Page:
Dorchester's Charles Street revamp plans 'must be simpler'

Charles Street Image copyright Google
Image caption The site is currently used as a car park with 322 spaces

Any future development of a town centre in Dorset will need to be "simpler" than previous proposals, council bosses have said.

West Dorset District Council is considering whether further work should be carried out in Charles Street, Dorchester.

It follows a decision by developer Simons to pull out of a new retail scheme at the site last year.

The authority had agreed funding of up to £4m towards the revamp.

Simons blamed construction costs and requirements by English Heritage, including undertaking a full archaeological survey, for making the project financially unviable.

In April, the council commissioned consultants GL Hearn to carry out a report on development options for the site, which lies within the walls of the old Roman town, taking into account the ongoing development of nearby Brewery Square.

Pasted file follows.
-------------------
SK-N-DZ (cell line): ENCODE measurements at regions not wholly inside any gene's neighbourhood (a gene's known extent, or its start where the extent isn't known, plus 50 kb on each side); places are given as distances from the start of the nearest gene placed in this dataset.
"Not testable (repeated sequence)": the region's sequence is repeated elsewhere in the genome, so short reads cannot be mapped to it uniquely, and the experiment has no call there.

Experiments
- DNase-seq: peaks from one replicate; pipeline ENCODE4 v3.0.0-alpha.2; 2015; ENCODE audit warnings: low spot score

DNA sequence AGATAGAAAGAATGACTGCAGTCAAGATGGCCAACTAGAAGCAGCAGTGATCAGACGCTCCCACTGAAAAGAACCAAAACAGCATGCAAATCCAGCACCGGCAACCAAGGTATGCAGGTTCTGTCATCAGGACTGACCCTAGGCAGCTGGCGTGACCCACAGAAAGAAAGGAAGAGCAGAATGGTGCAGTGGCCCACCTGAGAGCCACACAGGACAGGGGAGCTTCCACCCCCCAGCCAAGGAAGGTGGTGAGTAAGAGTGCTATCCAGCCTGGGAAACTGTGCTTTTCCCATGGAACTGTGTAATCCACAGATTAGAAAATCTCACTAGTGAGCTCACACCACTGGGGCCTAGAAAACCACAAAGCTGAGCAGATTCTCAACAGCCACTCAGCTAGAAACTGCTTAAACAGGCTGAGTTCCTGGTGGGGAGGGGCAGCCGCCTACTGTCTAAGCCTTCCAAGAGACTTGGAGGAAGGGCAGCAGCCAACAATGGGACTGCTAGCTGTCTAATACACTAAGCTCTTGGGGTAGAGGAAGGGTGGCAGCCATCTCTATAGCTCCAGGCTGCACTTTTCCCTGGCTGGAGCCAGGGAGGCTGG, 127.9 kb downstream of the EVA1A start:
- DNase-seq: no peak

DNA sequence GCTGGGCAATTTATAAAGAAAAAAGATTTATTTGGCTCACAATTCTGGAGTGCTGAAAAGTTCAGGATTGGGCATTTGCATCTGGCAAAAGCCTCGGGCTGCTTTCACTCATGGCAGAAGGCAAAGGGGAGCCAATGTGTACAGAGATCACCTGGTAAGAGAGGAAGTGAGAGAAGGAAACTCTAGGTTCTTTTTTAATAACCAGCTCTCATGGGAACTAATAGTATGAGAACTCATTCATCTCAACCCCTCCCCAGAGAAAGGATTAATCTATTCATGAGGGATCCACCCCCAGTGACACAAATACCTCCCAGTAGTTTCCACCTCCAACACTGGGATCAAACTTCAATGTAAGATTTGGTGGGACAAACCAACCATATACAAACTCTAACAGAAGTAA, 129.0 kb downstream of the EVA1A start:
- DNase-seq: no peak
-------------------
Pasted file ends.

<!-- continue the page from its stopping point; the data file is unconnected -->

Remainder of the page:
It has now come up with four options for Charles Street which include creating a small supermarket at the site, or using the space for "pop up" activities such as exhibitions and "niche local markets".

Image copyright Simons
Image caption Plans for phase two of the project by Simons had included Marks and Spencer and Waitrose stores

Council leader Anthony Alford said: "We realise any scheme has to be market-led, viable and deliverable whatever economic challenges lie ahead.

"Nothing is decided, we now need to carefully consider this report and decide what other actions, like an archaeological review, should be carried out.

"It seems increasingly likely that any future scheme will need to be simpler and more deliverable."

The executive committee will consider the findings of the report at a meeting on Tuesday.

In 2012, there were calls for the then council leader Robert Gould to resign over fears previous proposals were not financially viable.

New council buildings, a library and an adult learning centre have already been built in Charles Street in the first phase of its regeneration.

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